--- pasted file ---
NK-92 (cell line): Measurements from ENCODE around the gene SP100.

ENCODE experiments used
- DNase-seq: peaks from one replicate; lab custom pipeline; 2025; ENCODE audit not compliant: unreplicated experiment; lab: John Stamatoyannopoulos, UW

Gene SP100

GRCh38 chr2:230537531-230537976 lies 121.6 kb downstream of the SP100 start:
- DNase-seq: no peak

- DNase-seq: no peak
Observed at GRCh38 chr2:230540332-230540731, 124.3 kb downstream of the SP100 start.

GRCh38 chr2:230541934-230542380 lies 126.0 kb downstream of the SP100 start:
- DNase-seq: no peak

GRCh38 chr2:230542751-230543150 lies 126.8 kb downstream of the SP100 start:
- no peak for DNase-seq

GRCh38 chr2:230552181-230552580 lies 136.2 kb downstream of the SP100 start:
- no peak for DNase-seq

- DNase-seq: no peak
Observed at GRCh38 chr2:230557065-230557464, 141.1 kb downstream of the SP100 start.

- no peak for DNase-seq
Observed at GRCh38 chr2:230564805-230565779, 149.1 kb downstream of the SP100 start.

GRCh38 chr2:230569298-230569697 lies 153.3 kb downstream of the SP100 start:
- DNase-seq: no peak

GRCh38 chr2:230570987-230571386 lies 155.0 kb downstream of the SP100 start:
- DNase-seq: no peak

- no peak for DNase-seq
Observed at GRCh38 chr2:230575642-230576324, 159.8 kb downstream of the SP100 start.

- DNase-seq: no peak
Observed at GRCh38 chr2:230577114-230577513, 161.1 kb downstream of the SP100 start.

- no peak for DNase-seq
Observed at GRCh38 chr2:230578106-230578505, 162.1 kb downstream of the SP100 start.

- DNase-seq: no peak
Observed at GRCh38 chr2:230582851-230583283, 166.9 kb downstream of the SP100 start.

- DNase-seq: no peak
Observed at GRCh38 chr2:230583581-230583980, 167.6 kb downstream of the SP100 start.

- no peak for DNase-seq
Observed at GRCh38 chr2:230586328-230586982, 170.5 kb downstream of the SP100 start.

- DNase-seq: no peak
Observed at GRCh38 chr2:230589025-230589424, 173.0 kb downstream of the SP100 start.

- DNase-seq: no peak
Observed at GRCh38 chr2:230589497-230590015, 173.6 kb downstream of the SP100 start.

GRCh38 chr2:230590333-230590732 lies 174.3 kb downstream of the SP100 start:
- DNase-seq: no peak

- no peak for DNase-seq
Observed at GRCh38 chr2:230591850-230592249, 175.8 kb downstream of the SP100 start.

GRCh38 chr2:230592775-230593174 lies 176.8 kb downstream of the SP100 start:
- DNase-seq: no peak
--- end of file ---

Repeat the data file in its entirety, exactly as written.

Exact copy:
NK-92 (cell line): Measurements from ENCODE around the gene SP100.

ENCODE experiments used
- DNase-seq: peaks from one replicate; lab custom pipeline; 2025; ENCODE audit not compliant: unreplicated experiment; lab: John Stamatoyannopoulos, UW

Gene SP100

GRCh38 chr2:230537531-230537976 lies 121.6 kb downstream of the SP100 start:
- DNase-seq: no peak

- DNase-seq: no peak
Observed at GRCh38 chr2:230540332-230540731, 124.3 kb downstream of the SP100 start.

GRCh38 chr2:230541934-230542380 lies 126.0 kb downstream of the SP100 start:
- DNase-seq: no peak

GRCh38 chr2:230542751-230543150 lies 126.8 kb downstream of the SP100 start:
- no peak for DNase-seq

GRCh38 chr2:230552181-230552580 lies 136.2 kb downstream of the SP100 start:
- no peak for DNase-seq

- DNase-seq: no peak
Observed at GRCh38 chr2:230557065-230557464, 141.1 kb downstream of the SP100 start.

- no peak for DNase-seq
Observed at GRCh38 chr2:230564805-230565779, 149.1 kb downstream of the SP100 start.

GRCh38 chr2:230569298-230569697 lies 153.3 kb downstream of the SP100 start:
- DNase-seq: no peak

GRCh38 chr2:230570987-230571386 lies 155.0 kb downstream of the SP100 start:
- DNase-seq: no peak

- no peak for DNase-seq
Observed at GRCh38 chr2:230575642-230576324, 159.8 kb downstream of the SP100 start.

- DNase-seq: no peak
Observed at GRCh38 chr2:230577114-230577513, 161.1 kb downstream of the SP100 start.

- no peak for DNase-seq
Observed at GRCh38 chr2:230578106-230578505, 162.1 kb downstream of the SP100 start.

- DNase-seq: no peak
Observed at GRCh38 chr2:230582851-230583283, 166.9 kb downstream of the SP100 start.

- DNase-seq: no peak
Observed at GRCh38 chr2:230583581-230583980, 167.6 kb downstream of the SP100 start.

- no peak for DNase-seq
Observed at GRCh38 chr2:230586328-230586982, 170.5 kb downstream of the SP100 start.

- DNase-seq: no peak
Observed at GRCh38 chr2:230589025-230589424, 173.0 kb downstream of the SP100 start.

- DNase-seq: no peak
Observed at GRCh38 chr2:230589497-230590015, 173.6 kb downstream of the SP100 start.

GRCh38 chr2:230590333-230590732 lies 174.3 kb downstream of the SP100 start:
- DNase-seq: no peak

- no peak for DNase-seq
Observed at GRCh38 chr2:230591850-230592249, 175.8 kb downstream of the SP100 start.

GRCh38 chr2:230592775-230593174 lies 176.8 kb downstream of the SP100 start:
- DNase-seq: no peak